Skip to main content

Perceptions and experiences of COVID-19 vaccines’ side effects among healthcare workers at an Egyptian University Hospital: a cross-sectional study

A Correction to this article was published on 02 November 2022

This article has been updated



A safe and effective vaccine is the ultimate key to mitigating the COVID-19 pandemic. Vaccine acceptance is influenced by various factors, including perceptions about the vaccine’s safety and side effects. The side effects vary depending on the type of the vaccine, but they are mainly mild, local, temporary, and self-limiting.


A cross-sectional study was carried out at Tanta University Hospitals, including 1246 healthcare workers who received either the first or the second dose of the COVID-19 vaccine, selected via a systematic random sampling technique using a self-administered structured validated questionnaire for data collection from November 2021 to January 2022. Qualitative data were presented as frequencies and percentages and analyzed using Chi-square and Fisher’s exact tests.


The prevalence of one or more side effects was 91.3%. Among participants, about two-thirds believed in vaccine safety and its necessity (65.4% and 63.6%, respectively). Significantly more participants (46.9%) were concerned about AstraZeneca thrombotic complications than other vaccine types. The top five side effects reported by participants were injection site pain (64.8%), sense of fatigue (57.1%), headache (49.9%), muscle pain (48.7%), and fever (46.5). Most of the side effects were significantly higher among participants vaccinated with AstraZeneca. Side effects impacted work capacity of 23.4%, which was significantly higher among participants who received AstraZeneca (33.6%).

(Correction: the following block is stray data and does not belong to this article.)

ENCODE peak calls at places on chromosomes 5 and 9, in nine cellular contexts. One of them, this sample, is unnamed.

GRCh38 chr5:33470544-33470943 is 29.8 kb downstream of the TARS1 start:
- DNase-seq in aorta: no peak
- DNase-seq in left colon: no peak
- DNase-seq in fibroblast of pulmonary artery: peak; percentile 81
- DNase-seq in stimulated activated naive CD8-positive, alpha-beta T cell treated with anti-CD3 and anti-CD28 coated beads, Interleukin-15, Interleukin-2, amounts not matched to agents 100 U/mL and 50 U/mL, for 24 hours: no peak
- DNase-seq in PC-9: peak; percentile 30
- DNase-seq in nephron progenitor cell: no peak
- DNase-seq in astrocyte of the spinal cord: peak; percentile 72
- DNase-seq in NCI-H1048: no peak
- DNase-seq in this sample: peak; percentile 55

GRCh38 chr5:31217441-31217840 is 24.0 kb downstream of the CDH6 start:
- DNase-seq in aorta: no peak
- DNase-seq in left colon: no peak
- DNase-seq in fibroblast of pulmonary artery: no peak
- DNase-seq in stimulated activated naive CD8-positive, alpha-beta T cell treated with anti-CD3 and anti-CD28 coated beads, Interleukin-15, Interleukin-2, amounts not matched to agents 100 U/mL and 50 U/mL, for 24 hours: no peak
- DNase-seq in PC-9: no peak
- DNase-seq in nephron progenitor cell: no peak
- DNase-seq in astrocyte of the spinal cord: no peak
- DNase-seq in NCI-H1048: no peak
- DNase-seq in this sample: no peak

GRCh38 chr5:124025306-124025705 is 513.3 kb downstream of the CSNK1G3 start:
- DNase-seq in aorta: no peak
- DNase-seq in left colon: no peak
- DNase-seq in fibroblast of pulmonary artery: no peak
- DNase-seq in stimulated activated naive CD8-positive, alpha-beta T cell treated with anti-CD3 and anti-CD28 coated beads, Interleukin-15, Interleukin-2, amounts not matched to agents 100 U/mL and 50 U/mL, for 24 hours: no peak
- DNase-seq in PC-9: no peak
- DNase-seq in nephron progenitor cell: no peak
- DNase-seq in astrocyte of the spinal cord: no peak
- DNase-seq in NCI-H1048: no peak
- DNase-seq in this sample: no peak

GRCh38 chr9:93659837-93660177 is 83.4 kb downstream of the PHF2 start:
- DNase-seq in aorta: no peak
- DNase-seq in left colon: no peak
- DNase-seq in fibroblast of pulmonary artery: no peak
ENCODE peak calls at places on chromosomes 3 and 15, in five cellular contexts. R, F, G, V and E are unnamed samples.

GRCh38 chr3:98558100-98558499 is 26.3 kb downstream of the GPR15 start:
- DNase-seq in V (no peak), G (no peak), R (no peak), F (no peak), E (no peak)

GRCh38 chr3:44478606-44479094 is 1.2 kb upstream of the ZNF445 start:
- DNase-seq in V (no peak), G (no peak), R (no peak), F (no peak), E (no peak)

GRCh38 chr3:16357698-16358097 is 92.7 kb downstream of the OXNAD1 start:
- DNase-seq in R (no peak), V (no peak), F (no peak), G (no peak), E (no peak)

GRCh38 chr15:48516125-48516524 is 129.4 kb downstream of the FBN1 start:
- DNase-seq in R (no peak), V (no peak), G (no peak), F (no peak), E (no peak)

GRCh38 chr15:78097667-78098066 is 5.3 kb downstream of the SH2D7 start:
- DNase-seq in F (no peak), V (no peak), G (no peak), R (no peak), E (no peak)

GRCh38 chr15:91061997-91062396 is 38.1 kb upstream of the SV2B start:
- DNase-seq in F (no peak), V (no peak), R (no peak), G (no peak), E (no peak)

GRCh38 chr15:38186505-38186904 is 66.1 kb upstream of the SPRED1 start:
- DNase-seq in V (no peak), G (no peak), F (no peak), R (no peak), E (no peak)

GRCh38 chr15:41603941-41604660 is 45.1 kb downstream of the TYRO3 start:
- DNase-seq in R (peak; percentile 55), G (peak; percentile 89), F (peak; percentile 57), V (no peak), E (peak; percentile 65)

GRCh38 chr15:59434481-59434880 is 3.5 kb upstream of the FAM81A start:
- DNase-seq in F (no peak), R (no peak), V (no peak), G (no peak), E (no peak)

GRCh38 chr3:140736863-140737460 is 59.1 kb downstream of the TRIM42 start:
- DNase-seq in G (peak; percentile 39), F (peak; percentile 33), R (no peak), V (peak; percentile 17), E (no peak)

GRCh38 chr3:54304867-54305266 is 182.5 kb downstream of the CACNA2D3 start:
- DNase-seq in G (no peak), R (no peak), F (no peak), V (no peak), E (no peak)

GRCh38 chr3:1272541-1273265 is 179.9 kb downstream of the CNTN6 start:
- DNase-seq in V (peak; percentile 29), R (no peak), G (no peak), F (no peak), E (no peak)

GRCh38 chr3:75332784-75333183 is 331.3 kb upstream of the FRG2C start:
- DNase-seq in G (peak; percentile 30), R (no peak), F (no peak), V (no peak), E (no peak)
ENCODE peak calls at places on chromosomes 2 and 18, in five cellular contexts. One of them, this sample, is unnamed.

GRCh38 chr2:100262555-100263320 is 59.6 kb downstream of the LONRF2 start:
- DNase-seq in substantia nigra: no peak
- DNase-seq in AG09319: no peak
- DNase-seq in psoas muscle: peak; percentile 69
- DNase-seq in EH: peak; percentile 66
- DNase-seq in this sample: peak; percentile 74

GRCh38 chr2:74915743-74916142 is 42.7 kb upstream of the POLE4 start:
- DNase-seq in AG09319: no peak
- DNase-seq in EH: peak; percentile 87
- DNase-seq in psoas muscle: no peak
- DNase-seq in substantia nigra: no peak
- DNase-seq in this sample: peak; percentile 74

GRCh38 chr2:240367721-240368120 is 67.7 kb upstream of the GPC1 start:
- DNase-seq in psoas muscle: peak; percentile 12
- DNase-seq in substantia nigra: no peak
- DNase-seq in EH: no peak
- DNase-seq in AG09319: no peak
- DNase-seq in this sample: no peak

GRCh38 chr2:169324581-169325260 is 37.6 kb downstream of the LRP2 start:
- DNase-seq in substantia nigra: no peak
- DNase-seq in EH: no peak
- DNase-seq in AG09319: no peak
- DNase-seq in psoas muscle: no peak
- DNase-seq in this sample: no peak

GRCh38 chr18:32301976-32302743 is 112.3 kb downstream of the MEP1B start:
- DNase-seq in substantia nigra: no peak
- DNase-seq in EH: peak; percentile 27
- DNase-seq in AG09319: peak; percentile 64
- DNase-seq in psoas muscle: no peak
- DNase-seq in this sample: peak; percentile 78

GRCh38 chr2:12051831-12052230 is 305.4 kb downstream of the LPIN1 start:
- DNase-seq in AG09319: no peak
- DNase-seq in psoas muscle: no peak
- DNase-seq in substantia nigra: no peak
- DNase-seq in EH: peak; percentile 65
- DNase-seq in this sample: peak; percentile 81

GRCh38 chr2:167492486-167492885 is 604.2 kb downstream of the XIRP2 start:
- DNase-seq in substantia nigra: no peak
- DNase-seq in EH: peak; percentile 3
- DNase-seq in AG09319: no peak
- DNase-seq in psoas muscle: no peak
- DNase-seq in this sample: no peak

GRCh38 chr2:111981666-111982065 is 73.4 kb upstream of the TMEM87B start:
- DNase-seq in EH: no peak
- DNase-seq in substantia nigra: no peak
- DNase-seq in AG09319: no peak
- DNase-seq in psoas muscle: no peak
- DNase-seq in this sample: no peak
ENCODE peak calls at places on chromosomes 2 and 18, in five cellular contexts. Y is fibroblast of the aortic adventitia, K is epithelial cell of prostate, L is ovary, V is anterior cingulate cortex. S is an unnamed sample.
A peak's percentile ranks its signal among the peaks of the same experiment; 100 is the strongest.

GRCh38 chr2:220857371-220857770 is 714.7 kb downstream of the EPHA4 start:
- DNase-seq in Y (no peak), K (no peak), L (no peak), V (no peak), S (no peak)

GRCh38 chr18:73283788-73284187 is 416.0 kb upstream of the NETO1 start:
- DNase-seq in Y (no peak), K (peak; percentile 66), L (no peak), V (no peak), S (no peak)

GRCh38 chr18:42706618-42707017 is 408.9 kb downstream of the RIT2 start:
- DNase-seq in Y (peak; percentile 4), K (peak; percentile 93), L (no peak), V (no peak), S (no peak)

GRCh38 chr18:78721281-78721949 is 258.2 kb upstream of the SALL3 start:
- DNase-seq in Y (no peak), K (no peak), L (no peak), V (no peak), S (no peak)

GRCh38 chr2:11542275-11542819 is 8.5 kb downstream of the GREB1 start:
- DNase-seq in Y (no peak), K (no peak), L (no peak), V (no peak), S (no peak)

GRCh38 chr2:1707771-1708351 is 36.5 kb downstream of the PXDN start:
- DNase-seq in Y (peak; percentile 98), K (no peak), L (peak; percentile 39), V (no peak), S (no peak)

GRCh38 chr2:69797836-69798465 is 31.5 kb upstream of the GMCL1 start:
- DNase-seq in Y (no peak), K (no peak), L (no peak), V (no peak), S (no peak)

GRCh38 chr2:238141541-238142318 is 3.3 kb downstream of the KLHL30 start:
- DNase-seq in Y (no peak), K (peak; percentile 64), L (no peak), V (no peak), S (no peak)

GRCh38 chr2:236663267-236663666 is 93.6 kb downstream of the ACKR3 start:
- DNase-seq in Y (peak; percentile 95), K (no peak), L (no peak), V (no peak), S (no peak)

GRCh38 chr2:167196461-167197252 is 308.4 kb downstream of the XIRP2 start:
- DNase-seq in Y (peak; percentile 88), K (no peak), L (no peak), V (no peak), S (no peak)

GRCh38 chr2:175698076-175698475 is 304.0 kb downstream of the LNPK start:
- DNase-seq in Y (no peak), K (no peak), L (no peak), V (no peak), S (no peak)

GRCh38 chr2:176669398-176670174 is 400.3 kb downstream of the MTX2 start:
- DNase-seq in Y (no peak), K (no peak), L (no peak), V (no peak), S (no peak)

Participants had a good level of belief in vaccination safety and necessity. Healthcare workers who got the AstraZeneca vaccination reported more adverse effects than other vaccines. Injection site pain, fatigue, headache, muscle pains, and fever were the most frequently reported side effects. More research on vaccination safety is needed to understand the long-term adverse effects of vaccinations better, improve the public trust, and accelerate vaccine adoption.


Severe acute respiratory syndrome coronavirus 2 (SARS-CoV-2), the virus responsible for coronavirus disease (COVID-19), is a global crisis that has hit worldwide since its emergence in December 2019 [1]. Infected individuals may have mild symptoms, such as fever, cough, myalgia, and fatigue, or may suffer from pneumonia, multiple organ failure, and die in some cases [2]. Healthcare workers (HCWs) are at risk of contracting COVID-19 [3]. Besides the increased mortality risk, various studies have revealed that COVID-19 hurts HCWs’ psychological and well-being status [4]. A systematic review reported the prevalence of COVID-19-positive HCWs throughout the early months of the COVID-19 pandemic as 51.7%, and a multicenter study from Egypt demonstrated the seroprevalence of anti-SARS-CoV-2 antibodies as 46.3% [5, 6]. We are experiencing a rapid spread due to SARS-CoV-2 because of its continuous mutations and quickly spreading infection [7]. Thus, a safe and effective vaccine is the ultimate key in mitigating the COVID-19 pandemic [8].